Thursday, September 25, 2008
Thanks, Apple Developer Technical Support
I had a problem with the iPhone application I was developing, so I submitted a request to Apple Developer Technical Support, which is currently the only "legal" way to get any help with iPhone development. (Asking anyone outside of Apple is verboten, due to the non-disclosure agreement.)
Eighteen days later, I have finally received a response. Gee, thanks.
I may start looking at Android. The Android phones may not be as nice as the iPhone, but at least Google treats its customers and developers better than Apple does.
Thursday, September 18, 2008
JacksOrBetter for iPhone and iPod Touch Now Available!
JacksOrBetter for iPhone and iPod Touch is now available from the App Store.
If you have iTunes, click here to see it in the App Store.
Time to quit my job, and just watch the money roll in...
Update: During the first two weeks my app was available, it sold 65 copies, netting me about $90. Maybe it's not quite time to quit my job.
I found another iPhone developer who tells his story of getting his app developed, submitted, and accepted. It's remarkably similar to the story I would tell: The iPhone Development Story
Monday, September 15, 2008
Alas, the App Store
I'm still waiting for my JacksOrBetter application to be available in the iPhone App Store. I have received notification that the application has been approved for sale, but my contract with Apple is still "pending" (whatever that means).
The App Store is great in many ways. It makes it very easy for users to buy apps at reasonable prices, and very easy for developers to sell them. However, Apple may be discouraging the development of truly great applications with its policies.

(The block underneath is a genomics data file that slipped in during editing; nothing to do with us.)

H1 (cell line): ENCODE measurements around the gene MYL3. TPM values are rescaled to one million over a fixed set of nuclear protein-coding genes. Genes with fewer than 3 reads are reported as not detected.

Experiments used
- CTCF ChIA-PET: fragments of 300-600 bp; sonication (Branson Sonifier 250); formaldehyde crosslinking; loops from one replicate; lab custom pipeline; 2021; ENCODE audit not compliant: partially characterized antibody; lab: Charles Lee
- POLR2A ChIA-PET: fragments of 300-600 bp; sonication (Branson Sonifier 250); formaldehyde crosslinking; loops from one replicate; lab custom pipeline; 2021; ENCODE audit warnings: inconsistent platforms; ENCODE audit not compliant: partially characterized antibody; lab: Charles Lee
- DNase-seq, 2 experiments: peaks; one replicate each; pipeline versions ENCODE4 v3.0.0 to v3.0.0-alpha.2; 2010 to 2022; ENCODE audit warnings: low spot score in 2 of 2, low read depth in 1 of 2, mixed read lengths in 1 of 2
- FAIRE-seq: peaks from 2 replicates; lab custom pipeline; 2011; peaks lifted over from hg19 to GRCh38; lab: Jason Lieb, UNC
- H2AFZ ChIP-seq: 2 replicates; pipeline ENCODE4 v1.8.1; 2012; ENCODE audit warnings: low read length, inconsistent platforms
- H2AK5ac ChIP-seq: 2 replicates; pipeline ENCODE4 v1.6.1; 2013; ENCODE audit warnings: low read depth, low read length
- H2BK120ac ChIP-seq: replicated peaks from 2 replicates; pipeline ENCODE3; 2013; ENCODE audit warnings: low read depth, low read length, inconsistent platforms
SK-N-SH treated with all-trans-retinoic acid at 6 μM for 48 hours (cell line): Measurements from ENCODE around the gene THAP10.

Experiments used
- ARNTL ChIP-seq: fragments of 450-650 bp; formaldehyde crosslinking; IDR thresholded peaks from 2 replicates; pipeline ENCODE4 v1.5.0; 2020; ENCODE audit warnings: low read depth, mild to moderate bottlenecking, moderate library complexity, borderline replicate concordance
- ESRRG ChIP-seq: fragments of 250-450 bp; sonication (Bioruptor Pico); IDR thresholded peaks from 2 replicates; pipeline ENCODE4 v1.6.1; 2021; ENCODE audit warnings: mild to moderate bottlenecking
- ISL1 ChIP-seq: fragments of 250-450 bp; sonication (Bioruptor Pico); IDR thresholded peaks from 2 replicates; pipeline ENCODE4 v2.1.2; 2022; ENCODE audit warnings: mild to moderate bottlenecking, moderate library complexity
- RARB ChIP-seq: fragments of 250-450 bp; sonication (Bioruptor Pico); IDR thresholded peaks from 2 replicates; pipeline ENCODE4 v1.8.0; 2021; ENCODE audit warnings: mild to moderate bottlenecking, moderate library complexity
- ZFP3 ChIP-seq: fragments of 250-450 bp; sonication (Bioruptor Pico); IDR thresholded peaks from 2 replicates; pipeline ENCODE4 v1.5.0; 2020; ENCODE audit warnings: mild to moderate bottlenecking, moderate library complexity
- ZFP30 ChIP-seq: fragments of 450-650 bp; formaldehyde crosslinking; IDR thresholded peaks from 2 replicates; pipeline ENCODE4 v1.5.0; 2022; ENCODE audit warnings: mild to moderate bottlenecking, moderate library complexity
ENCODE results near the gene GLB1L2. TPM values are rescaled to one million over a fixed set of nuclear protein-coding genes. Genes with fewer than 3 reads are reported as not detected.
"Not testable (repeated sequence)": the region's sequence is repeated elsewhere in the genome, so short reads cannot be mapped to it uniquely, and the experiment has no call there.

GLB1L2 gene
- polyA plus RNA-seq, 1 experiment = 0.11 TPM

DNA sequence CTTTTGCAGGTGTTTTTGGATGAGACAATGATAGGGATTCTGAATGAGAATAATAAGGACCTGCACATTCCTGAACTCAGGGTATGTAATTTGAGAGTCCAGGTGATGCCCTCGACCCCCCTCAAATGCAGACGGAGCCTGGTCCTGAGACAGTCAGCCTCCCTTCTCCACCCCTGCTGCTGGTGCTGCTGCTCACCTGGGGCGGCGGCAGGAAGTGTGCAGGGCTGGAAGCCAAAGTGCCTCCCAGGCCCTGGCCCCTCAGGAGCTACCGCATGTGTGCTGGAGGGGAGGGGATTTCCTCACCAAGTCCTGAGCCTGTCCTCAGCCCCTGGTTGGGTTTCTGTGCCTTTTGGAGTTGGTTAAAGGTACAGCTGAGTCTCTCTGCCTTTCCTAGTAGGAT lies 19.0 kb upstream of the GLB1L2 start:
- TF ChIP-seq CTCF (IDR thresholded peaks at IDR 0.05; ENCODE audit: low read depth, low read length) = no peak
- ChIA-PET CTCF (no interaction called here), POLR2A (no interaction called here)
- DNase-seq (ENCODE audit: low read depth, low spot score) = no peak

Applications are being rejected by Apple for various, seemingly arbitrary reasons. This is very bad for the viability of the platform. It means a company that invests in iPhone development is taking a very big risk. No matter how great the app is, Apple could refuse to sell it in the App Store. And if you can't sell it in the App Store, you can't sell it at all.
There are other problems. The non-disclosure agreement discourages developers from sharing information about iPhone development. Restrictive APIs and licensing agreements prevent developers from creating many kinds of apps they want to create. Long delays for application approval leave developers frustrated.
The App Store could be a great market for great applications for a great platform. Maybe Apple knows what it's doing, but I hope they will loosen their grip before they squeeze out the folks who can really do amazing stuff for the iPhone.
There is a new web site for software developers to ask questions and get answers: Stack Overflow.
I've been one of the site's beta testers for the past month, and I've been impressed with the quality of the information available on the site. Of course, there are plenty of a-holes there, but I think it will become one of the top go-to sites for developers.
What's cool about Stack Overflow:
- It's free (unlike some other programmer-question-and-answer sites).
- Simple question-and-answer format keeps things focused.
- Voting lets the good information rise to the top, and the spam disappear.
- Editing allows outdated information to be corrected.
- Reputation system prevents newbies from screwing things up too much.
It is now open to the public. Please read the FAQ before participating, and please don't screw it up.
Thursday, September 11, 2008
Troubleshooting the MacBook Air SuperDrive
My wife has a MacBook Air. One of the things that makes it so light is that it doesn't have an internal SuperDrive (writable DVD/CD). Apple sells a special external SuperDrive designed to specifically work with the MacBook Air.
Unfortunately, we couldn't get the SuperDrive to work. Any disc we inserted would be ejected, without being recognized by the computer. After a few days of struggling with this, we decided we'd take it back to the local Apple Store.